College baffled as to how accused sex trafficker lived in daughter's dorm

Peter D. Kramer and Swapna Venugopal Ramaswamy, The Journal News
College baffled as to how accused sex trafficker lived in daughter's dorm

The indictment accusing Larry Ray of preying on Sarah Lawrence College students – in a web of manipulation, extortion, sex-trafficking and money-laundering – answered many questions but not THE question.

Sarah Lawrence alumni and even its president have tried to figure out how a dad could move into his daughter's on-campus apartment without the college knowing about it. 

They pointed to the private, apartment-style setup of his daughter's Slonim Woods dorm where Ray arrived – straight from prison – in late September 2010 and stayed through the spring semester of 2011.

They said the decentralized layout of the woodsy Yonkers school and the accepting, find-your-way culture at Sarah Lawrence could have helped Ray live under the radar.

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Prosecutors said Ray's criminal enterprise began on campus in 2010 and spread to New York City and North Carolina over the decade that followed.

According to a New York magazine article last April  – "The Stolen Kids of Sarah Lawrence" by Ezra Marcus and James D. Walsh – at least one administrator knew about Ray in the spring of 2011.

New York reported that Dean of Students Allen Green met twice with parents who were alarmed by Ray's presence on campus.

The Slonim Woods dorm is set up like apartments.

The magazine reported that in the spring of 2011, Green received an email from one of Ray's alleged victims, titled "The Truth," that expressed "fears and concerns about Larry Ray being a bad, dangerous, manipulative, and sexually deviant man."

Green's role in the Ray case was cited in a sexual discrimination and retaliation lawsuit last October against the college involving a former student who claimed the college failed to protect her from a fellow student she accused of rape. 

The plaintiff, listed as Jane Doe to protect her identity, lives in Dallas.

The suit says Green's actions, including brushing aside parents' concerns in two meetings and being aware of "The Truth" email, suggest a history of mishandling accusations that came to the college's attention. Green is among the defendants in that suit. 

"The conduct alleged here is outrageous," William Sweeney, assistant director-in-charge of the FBI in New York, said in announcing the case against Ray, 60. "It makes you angry. If you're not angry, you don't have a soul."

Sweeney and U.S. Attorney Geoffrey Berman laid out a litany of charges against Ray, including:

  • Psychologically manipulating and physically abusing a half-dozen victims.
  • Bilking them and their families out of nearly $1 million.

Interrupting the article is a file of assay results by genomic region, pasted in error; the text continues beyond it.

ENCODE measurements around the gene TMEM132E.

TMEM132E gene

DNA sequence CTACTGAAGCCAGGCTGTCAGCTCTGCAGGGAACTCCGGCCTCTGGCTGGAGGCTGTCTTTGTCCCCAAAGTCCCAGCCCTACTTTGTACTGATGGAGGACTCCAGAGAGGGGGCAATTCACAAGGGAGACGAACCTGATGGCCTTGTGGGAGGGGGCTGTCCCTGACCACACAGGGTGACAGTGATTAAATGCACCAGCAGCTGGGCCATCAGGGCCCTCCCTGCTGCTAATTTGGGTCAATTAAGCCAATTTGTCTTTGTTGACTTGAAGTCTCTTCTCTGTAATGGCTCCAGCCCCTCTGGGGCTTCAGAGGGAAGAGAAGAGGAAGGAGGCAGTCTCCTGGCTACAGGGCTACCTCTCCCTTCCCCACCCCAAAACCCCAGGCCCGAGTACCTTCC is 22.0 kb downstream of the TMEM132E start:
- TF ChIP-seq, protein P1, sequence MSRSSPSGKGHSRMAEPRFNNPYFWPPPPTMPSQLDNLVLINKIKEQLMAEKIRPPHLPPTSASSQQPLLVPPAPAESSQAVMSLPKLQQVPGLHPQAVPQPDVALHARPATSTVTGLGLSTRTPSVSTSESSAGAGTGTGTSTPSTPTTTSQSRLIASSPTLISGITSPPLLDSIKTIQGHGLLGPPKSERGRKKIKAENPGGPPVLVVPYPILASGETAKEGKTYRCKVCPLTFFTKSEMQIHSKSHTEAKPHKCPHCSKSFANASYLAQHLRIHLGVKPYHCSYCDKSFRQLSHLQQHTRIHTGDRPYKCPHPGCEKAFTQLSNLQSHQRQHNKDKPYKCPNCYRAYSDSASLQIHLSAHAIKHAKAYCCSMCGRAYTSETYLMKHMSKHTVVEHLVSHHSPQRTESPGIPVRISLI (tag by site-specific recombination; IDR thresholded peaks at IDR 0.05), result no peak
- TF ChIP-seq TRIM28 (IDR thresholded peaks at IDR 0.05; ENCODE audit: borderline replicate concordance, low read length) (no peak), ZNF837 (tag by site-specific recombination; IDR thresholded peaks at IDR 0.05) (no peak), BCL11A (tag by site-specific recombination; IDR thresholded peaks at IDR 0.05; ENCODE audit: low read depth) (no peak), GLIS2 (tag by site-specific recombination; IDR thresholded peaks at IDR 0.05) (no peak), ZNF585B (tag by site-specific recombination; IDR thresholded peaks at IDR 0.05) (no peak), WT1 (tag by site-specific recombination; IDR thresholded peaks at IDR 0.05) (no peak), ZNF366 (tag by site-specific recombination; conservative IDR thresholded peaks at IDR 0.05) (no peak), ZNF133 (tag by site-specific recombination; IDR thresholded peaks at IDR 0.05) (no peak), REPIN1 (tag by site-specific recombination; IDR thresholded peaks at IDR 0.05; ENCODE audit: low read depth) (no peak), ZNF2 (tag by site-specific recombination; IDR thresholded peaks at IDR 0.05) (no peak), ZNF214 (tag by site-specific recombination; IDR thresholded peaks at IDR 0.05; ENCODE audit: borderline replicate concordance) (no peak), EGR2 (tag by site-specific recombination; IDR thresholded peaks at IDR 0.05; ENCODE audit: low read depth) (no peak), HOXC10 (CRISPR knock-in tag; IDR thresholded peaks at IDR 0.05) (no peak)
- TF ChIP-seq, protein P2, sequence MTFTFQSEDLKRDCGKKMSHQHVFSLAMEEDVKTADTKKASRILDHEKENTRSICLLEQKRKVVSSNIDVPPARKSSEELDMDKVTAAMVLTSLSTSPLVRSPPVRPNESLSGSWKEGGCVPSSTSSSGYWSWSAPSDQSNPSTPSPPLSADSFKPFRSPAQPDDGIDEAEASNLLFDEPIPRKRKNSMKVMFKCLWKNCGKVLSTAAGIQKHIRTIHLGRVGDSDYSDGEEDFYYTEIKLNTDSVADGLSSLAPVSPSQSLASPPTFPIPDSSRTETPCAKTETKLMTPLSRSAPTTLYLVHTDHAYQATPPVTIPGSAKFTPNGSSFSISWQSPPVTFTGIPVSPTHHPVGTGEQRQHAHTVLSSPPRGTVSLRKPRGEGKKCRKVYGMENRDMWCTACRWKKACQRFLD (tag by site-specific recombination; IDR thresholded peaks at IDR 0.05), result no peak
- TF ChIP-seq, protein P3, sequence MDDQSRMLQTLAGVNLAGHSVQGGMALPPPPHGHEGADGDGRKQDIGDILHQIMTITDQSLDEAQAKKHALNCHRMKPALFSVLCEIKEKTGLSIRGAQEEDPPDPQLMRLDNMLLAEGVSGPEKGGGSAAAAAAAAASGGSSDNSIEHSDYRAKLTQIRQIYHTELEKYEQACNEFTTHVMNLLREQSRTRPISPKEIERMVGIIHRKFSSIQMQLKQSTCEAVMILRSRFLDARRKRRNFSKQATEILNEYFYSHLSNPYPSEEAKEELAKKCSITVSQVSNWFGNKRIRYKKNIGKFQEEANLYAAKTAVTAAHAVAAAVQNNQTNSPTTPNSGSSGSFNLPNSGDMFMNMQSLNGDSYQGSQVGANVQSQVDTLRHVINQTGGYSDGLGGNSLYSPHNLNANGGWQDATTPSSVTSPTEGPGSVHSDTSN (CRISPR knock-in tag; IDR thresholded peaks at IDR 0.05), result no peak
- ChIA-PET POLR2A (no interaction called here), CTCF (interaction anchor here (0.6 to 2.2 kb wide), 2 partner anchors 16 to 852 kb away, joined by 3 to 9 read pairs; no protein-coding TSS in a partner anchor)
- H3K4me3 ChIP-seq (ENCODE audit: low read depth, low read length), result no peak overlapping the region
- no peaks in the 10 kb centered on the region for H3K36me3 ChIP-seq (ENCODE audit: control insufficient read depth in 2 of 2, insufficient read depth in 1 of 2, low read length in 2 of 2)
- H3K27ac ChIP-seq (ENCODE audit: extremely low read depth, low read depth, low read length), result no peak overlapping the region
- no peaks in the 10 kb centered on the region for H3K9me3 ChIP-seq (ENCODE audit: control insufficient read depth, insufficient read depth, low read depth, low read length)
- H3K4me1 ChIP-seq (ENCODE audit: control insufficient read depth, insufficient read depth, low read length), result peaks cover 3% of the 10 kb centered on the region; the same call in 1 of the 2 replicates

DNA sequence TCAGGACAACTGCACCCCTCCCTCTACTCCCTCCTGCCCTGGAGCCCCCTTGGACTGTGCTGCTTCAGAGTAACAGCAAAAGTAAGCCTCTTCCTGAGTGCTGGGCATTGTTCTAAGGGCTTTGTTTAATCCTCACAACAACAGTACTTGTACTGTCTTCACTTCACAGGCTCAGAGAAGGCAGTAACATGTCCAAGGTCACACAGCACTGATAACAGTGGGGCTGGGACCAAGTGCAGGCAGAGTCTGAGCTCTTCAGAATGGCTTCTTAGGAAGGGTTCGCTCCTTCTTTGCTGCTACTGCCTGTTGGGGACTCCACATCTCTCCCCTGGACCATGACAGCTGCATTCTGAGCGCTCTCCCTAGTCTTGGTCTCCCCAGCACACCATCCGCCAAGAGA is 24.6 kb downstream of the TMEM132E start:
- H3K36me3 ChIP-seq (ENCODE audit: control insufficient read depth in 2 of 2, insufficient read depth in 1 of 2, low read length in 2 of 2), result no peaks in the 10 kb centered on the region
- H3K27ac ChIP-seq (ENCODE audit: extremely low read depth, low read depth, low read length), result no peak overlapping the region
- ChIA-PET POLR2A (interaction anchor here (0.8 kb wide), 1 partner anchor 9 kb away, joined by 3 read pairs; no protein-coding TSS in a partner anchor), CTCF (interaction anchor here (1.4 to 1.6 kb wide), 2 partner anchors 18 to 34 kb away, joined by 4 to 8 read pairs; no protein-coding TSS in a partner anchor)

• Holding a knife to the neck of one male victim and to the genitals of another.
  • Forcing three female victims to do unpaid labor.
  • Pushing a female victim into prostitution and splitting nearly $500,000 in proceeds with at least two associates.

Ray pleaded not guilty. Assistant Federal Defender Marne Lenox told U.S. District Judge Lewis Liman that her client might make a bail application at a hearing this month.

"Virtually everybody has got policies that prohibit the student from moving somebody into his or her dorm room, whether it's a relative or not," Dan King, president of the American Association of University Administrators, told The Associated Press.

Enforcing the policies by trying to keep track of everyone staying in every room is a challenge.

"It still doesn't mean somebody can't let them in a door," he said. "That's a perennial problem everywhere. It's unusual to have a family member, but it's not unusual to have a boyfriend or girlfriend."

Sarah Lawrence's 2019-20 student handbook is clear: Guests must register in the Westlands (administration) building.

"Students who have roommates must obtain the permission of the roommate(s) to have an overnight guest," the handbook policy reads. "Guest passes are valid for up to four consecutive days. A guest may not be registered more than twice in a 30-day period, and there must be at least seven days between each pass period."

It is not clear what policy was in place when Ray moved into Slonim Woods, but Mariah Smith, a 2013 Sarah Lawrence graduate who was a resident assistant, wrote on Twitter, "I know a lot about housing/the standards the campus held for visitors. While I was there, the max someone could technically stay was three days."

'Larry's Spell'

U.S. Attorney for the Southern District of New York Geoffrey Berman announces the indictment against Lawrence Ray aka "Lawrence Grecco" on Feb. 11.

How Ray was able to outstay his official welcome at Sarah Lawrence is captured in red type on the cover of New York magazine over a black-and-white closeup photo of Ray.

It reads, "Larry's Spell." 

The story tells of "therapy sessions" Ray held with his daughter's roommates, of limo rides and "dinners at upscale steakhouses, always paid for with a wad of cash he kept in a backpack that he carried with him at all times." 

He went from cooking and cleaning for them to sharing a bedroom before moving into an apartment on the Upper East Side of Manhattan for the winter break of 2010-11 where the scheme began to take shape, prosecutors said. He was back on campus in the spring and stayed till students went home for the summer, the article says.